The Star Malaysia

Tun M:Iam shocked that he is shocked Defence: Najib is shocked

Prosecutio­n manages to prove prima facie case

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Abuse of position for gratificat­ion, criminal breach of trust and money laundering in his dealings with SRC Internatio­nal Sdn Bhd – these are the offences for which former prime minister Datuk Seri Najib Razak has to enter his defence come Dec 3, the High Court has ruled. Meanwhile, lead counsel Tan Sri Muhammad Shafee Abdullah says the case will ‘almost definitely’ end up in the Federal Court.

KUALA LUMPUR: Come Dec 3, former prime minister Datuk Seri Najib Razak will have to answer the allegation­s that he had establishe­d SRC Internatio­nal Sdn Bhd for his private interest and used his position for the gratificat­ion of RM42mil of SRC funds to his own advantage.

High Court judge Justice Mohd Nazlan Mohd Ghazali said Najib’s interest in SRC, a subsidiary of sovereign wealth fund 1Malaysia Developmen­t Bhd, could not be characteri­sed as one that was entirely profession­al in the public office context.

“In my judgment, because of his position as the prime minister and the finance minister, he was able to cause the establishm­ent of SRC, which although stated to be a strategic natural resources developmen­t company for the country, it was in truth designed to be and did become, for all intents and purposes, a vehicle utilised by the accused for his own private advantage,” Justice Nazlan said at the end of the prosecutio­n’s case here yesterday.

The judge said Najib had an “overarchin­g authority” in SRC where as the prime minister, he held the power to appoint and dismiss the directors as prescribed by the company articles, and as the sole shareholde­r of the company under the Ministry of Finance Inc (MOF Inc) and eventually as the adviser emeritus of SRC.

“In other words, the accused had establishe­d SRC for his private interest,” Justice Nazlan said.

In his 22-page decision, which was read out for almost an hour, Justice Nazlan broke down his ruling into three segments; on abuse of power, criminal breach of trust and money laundering.

On abuse of power, he particular­ly highlighte­d Najib’s failure to avoid a conflict of interest during Cabinet meetings and this had supplied the criminal intention against him – as it was shown that he had interests in SRC, a company that he controlled.

The evidence before the court, thus far, had shown that Najib participat­ed in the decision-making process at the meetings of the Cabinet which he chaired where two Government Guarantees (GG) for the loans extended by the Retirement Fund Inc (KWAP) to SRC were approved.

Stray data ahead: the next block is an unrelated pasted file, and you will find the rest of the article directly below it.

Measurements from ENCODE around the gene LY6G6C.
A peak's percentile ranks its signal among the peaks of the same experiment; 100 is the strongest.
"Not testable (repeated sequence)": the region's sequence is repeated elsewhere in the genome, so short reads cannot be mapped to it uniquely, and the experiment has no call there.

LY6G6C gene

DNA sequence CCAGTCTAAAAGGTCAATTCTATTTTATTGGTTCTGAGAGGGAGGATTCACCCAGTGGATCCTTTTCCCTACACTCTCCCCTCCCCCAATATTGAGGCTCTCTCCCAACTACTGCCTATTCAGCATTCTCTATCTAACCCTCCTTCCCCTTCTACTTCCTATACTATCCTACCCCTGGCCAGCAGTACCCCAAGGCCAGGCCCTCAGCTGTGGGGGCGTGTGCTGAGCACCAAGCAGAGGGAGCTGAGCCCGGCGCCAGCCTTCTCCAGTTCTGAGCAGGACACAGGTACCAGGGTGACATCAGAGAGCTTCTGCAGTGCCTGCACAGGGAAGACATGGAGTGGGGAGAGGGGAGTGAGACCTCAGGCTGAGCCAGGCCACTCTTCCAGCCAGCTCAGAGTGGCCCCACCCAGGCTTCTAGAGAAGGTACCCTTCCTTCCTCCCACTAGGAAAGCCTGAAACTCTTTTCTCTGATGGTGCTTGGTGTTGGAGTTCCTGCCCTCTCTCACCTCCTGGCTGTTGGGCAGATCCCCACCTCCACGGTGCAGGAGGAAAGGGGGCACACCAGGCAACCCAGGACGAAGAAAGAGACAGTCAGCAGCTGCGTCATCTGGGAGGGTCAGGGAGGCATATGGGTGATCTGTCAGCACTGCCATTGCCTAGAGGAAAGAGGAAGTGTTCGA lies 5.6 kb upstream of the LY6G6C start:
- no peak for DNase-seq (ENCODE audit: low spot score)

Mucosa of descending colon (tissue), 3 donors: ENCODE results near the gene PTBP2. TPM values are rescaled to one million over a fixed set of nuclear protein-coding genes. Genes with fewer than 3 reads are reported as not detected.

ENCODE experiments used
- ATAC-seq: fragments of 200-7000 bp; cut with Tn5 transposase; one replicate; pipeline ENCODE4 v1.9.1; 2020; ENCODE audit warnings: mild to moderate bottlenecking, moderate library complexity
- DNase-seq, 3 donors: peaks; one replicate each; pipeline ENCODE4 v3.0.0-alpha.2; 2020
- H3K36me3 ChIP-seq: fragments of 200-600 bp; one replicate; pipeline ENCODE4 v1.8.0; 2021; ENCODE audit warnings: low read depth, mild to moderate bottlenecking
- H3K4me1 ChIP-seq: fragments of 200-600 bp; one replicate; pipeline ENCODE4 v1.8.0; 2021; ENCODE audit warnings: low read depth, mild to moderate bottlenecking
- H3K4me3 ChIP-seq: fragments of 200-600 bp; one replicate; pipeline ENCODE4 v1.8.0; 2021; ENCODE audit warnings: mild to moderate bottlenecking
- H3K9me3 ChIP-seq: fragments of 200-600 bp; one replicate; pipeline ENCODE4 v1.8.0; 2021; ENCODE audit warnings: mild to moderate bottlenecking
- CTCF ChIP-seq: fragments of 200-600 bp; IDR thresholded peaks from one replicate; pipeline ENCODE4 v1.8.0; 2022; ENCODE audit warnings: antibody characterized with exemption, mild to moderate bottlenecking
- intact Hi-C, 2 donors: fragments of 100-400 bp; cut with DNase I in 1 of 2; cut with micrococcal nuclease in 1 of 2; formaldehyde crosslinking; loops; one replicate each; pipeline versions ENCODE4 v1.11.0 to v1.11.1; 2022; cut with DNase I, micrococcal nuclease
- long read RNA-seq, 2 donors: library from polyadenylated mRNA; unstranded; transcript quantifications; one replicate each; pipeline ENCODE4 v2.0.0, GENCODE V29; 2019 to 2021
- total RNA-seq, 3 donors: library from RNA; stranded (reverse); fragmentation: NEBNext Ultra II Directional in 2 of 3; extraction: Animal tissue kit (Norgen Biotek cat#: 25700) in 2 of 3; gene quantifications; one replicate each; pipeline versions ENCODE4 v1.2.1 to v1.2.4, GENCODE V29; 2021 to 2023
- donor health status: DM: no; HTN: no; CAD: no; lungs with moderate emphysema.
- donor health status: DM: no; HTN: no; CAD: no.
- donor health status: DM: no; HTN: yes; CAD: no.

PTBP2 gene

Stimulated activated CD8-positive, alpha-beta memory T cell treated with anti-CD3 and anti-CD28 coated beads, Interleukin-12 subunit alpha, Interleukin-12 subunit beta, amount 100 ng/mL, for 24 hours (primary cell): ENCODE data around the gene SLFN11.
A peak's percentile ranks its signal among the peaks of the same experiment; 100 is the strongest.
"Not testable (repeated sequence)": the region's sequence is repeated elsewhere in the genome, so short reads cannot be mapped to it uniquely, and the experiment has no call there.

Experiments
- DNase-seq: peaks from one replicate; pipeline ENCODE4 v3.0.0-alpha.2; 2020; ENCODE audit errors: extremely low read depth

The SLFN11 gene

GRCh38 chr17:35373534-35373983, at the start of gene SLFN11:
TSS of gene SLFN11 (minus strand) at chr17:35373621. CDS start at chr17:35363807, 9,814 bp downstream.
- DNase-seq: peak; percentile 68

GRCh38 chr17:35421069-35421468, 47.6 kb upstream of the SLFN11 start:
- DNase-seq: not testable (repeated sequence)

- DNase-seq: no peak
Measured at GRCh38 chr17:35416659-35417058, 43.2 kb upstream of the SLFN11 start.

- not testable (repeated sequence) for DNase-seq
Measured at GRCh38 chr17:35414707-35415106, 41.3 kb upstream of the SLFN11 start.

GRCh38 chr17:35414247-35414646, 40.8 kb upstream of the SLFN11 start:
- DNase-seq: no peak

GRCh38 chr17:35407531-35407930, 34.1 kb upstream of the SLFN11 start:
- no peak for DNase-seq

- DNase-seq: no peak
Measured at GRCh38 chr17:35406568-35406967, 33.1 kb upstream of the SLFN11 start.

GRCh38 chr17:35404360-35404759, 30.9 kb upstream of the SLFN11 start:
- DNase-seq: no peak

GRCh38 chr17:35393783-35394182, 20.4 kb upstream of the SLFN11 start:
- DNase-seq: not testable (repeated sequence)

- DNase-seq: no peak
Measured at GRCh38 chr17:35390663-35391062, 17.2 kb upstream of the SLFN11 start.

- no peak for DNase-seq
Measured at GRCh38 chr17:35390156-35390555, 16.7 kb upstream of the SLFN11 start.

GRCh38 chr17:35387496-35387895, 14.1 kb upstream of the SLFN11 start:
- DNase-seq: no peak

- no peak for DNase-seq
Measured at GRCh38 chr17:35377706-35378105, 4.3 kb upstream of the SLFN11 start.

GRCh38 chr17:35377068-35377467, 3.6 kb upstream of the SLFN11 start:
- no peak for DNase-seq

“This clearly is a decision or action, at least on two occasions, taken by the accused in relation to the GG which was to guarantee KWAP the repayment of the loan by SRC, in which the accused had an interest.

“In fact the accused himself, as the prime minister who chaired the meetings, had tabled the Cabinet paper on the second GG at the meeting which approved the same on 8 Feb 2012,” Justice Nazlan said, adding that there was no disclosure or attempt to excuse himself from the said meetings.

The RM4bil loans, the judge said, would not have been approved by

KWAP Investment Panel if not for the GG.

“SRC, the entity, was the subject matter of the decision to grant GG at these Cabinet meetings.

“Given the accused’s control over SRC, the accused could cause the transfers of the company funds, in respect of the three transactio­ns totalling RM42mil through intermedia­ry companies, credited into his personal accounts and expended to his own advantage.

“This is gratificat­ion to the accused, pure and simple,” he said.

On criminal breach of trust, Justice Nazlan found that Najib’s position in the company had rendered him to fall squarely within the concept of a “shadow director” and any communicat­ion from the suspected shadow director ought to be objectivel­y examined by the court in light of all the evidence.

The court also found Najib to have entrustmen­t with dominion over the property of SRC, which was the RM42mil in funds.

Meanwhile, on the third aspect of money laundering, the court found Najib to have knowledge that the RM42mil was proceeds of an unlawful activity or in the best case for the defence, the accused had failed without reasonable excuse to take steps to ascertain whether or not the RM42mil was the proceeds of an unlawful activity.

Justice Nazlan said the prosecutio­n had successful­ly adduced credible evidence proving each and every essential ingredient of the offences of abuse of position for gratificat­ion, criminal breach of trust and money laundering as framed in the charges.

“As such, I now call upon the accused to enter his defence in respect of all seven charges,” he said.

Najib is facing a maximum of 20 years in jail if found guilty of the charges.

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 ??  ?? Day in court: Najib leaving the Kuala Lumpur Courts Complex.
Day in court: Najib leaving the Kuala Lumpur Courts Complex.

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